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Published: 2013-04-15 00:00:00

Waikato Regional Council says it’s hoped forecast rain this week will ease pressure on low flows in the Waikato River.

“Besides being good news for farmers and others in need of rain, the wet conditions this week will hopefully be the start to a significant easing of low flow pressures,” said the council’s resource use group manager Chris McLay.

Councils, power companies, major water users, iwi, and health and civil defence officials met last week to share information on their planning for lower flows in the Waikato River if drought conditions persist.

The parties have over recent months been developing their contingency plans to cover a range of scenarios and shared that information at a meeting convened by Waikato Regional Council. Participants agreed to keep sharing information regularly on developments.

Under Mighty River Power’s Lake Taupo resource consent, restrictions on water flowing out of the lake are imposed when its level hits 355.85 metres above sea level (compared to Wednesday’s level 17 centimetres higher at 356.02 metres above sea level).

To help slow Lake Taupo’s decline to 355.85 metres above sea level Mighty River Power has reduced the minimum current flow from Karapiro from 148 cubic metres a second (cumecs) to 140 cumecs, within the process allowed by their resource consent.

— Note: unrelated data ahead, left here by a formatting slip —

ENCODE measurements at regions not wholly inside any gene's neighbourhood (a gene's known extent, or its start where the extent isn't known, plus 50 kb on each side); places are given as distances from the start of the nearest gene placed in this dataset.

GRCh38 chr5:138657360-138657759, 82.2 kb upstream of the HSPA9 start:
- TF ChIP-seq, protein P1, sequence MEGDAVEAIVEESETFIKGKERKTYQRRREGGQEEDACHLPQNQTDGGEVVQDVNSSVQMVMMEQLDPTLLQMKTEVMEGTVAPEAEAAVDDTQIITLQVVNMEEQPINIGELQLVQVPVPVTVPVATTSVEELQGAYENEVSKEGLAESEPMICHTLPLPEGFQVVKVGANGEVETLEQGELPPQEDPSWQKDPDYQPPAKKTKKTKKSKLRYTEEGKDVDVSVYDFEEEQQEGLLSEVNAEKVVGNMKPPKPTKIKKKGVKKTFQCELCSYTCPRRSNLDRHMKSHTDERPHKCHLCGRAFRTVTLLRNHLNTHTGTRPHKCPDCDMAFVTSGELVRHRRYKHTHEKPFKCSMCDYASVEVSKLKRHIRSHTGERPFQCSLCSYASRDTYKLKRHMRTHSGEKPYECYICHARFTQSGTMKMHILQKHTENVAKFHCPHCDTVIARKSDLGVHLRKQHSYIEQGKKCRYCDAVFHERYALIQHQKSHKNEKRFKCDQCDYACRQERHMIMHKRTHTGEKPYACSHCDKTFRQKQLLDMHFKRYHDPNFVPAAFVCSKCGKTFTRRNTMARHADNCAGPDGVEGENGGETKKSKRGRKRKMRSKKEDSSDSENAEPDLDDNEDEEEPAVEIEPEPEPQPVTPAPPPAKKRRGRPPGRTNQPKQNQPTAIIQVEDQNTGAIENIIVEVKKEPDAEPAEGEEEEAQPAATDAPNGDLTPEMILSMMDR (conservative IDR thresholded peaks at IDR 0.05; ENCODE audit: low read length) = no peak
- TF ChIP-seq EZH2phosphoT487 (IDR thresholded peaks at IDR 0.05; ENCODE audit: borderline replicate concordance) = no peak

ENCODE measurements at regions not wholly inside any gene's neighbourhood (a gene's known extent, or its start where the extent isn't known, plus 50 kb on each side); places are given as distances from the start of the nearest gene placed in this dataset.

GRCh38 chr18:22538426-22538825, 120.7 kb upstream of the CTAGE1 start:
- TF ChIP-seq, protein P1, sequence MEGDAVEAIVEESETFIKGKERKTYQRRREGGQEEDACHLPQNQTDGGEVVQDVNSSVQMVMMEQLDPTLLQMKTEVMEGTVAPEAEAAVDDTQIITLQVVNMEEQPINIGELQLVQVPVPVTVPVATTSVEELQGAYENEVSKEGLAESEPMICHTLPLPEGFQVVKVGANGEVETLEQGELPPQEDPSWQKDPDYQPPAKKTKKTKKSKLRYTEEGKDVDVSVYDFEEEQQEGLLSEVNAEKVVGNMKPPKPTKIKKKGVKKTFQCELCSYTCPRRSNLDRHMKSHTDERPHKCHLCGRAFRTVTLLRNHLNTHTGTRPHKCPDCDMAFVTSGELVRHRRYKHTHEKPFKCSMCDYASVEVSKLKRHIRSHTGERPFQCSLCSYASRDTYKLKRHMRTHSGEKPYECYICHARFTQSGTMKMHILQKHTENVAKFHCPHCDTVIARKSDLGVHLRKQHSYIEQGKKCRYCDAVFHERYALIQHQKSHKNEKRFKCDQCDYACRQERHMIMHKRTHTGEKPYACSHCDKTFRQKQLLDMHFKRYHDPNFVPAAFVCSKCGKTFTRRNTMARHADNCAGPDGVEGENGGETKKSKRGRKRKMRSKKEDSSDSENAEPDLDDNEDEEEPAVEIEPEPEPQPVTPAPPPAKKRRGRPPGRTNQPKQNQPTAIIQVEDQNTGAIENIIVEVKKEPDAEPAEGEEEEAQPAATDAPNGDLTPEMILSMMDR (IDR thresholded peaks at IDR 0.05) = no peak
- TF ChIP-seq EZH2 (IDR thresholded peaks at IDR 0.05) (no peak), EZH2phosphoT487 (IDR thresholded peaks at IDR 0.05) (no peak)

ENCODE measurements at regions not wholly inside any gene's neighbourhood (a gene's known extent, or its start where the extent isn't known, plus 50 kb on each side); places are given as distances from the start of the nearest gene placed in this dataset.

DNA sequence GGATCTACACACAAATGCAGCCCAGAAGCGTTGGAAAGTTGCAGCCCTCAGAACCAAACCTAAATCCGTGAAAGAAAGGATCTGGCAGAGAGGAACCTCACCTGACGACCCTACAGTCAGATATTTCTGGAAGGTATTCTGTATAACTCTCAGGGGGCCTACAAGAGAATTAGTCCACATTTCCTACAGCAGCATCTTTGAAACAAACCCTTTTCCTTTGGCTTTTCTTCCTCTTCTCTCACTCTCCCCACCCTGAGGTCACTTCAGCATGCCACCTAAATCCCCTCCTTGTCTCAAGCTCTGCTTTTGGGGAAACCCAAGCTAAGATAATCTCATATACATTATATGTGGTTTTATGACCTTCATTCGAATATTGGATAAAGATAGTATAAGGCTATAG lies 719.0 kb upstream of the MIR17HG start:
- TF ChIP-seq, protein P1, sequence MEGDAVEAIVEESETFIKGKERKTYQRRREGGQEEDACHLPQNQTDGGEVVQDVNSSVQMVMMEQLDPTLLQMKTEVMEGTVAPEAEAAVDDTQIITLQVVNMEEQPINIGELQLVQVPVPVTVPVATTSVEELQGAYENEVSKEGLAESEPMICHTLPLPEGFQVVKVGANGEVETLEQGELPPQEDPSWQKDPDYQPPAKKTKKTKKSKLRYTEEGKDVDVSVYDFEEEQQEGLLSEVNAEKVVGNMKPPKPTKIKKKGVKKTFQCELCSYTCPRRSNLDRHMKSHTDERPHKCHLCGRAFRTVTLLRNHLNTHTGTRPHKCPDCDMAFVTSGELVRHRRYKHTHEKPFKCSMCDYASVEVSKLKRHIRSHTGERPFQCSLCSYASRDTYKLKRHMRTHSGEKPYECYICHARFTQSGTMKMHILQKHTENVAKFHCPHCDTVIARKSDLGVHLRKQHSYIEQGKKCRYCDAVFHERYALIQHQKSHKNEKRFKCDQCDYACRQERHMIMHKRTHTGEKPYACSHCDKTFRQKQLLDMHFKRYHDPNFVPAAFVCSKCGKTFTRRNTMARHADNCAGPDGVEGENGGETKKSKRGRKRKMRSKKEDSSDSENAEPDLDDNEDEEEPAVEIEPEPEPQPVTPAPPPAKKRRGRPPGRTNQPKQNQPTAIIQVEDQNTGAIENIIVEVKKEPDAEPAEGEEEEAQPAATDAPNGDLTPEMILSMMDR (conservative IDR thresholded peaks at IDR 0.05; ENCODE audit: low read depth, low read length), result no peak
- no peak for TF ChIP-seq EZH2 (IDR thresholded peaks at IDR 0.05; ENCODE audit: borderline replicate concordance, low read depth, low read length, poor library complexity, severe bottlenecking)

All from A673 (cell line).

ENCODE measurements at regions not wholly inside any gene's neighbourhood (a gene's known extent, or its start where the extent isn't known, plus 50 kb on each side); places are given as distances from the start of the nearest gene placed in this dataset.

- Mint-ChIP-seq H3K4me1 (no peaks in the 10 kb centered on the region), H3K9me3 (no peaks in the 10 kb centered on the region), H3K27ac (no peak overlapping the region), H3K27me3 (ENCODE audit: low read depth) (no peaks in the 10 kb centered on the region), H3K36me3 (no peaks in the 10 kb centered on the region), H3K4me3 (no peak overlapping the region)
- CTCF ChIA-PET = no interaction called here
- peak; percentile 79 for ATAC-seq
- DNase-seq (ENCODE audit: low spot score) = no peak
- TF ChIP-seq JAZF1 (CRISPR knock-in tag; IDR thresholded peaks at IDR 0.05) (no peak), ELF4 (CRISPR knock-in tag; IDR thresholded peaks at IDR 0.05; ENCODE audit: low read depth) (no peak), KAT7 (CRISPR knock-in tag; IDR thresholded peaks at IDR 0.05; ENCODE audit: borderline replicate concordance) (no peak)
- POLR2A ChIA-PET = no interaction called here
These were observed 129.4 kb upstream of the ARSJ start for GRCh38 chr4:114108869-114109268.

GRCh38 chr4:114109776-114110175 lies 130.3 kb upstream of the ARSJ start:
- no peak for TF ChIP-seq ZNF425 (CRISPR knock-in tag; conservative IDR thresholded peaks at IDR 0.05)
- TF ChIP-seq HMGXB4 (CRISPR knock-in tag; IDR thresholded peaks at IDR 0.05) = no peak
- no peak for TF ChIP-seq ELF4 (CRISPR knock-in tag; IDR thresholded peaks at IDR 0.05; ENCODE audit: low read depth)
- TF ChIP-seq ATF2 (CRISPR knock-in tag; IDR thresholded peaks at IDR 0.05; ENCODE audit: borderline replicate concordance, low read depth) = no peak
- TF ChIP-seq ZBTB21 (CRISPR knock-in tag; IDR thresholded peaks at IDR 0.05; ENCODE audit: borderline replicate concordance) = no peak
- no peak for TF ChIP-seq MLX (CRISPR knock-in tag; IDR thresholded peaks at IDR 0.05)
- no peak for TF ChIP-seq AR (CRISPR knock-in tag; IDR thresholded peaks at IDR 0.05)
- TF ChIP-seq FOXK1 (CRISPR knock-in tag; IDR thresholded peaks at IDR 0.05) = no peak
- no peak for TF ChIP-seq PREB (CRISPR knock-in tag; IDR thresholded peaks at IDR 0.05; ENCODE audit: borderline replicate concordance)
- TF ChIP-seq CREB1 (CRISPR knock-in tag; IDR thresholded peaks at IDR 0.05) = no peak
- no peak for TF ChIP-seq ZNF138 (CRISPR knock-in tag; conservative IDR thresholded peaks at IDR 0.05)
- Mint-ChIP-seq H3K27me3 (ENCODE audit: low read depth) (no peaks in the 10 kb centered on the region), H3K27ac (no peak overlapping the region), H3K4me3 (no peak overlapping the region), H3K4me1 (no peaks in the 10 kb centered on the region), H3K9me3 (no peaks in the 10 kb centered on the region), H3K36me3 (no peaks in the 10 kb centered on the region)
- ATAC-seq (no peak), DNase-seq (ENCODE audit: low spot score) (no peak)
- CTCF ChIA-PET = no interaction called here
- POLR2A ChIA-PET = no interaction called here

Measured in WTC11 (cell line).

But, once the 355.85 metres above sea level is reached, restrictions mean that the water released from the Karapiro dam must not exceed inflows into Lake Taupo and the Waikato River hydro electricity system, putting Lower Waikato River flows back to what they would have been without hydro operations in place.

Under the restrictions, it is estimated the amount of water coming from Karapiro would be reduced from 140 cumecs to between 70 cumecs and 120 cumecs. This would result in a further drop in river levels in the Lower Waikato River.

Most of the bigger water takes from the Waikato River are below Karapiro. So councils and industry using water from the river downstream of Karapiro are required to take the risk into account in their contingency planning.

It was felt last week that Lake Taupo could possibly reach the 355.85 metres above sea level mark by early next month if there was no significant rain before then. “It is heartening to see the rain being forecast this week but the major water users are planning for a worst case scenario just in case,” said Mr McLay.

The council and industry representatives at the meeting said their contingency plans for such a scenario were either in place or well advanced.

“Parties at the meeting were confident they had the appropriate plans in place to cope if Lake Taupo hits the 355.85 metres above sea level point,” said Mr McLay.

“We have all committed to working closely together and sharing information so that we are collectively well-placed to respond to any problems.”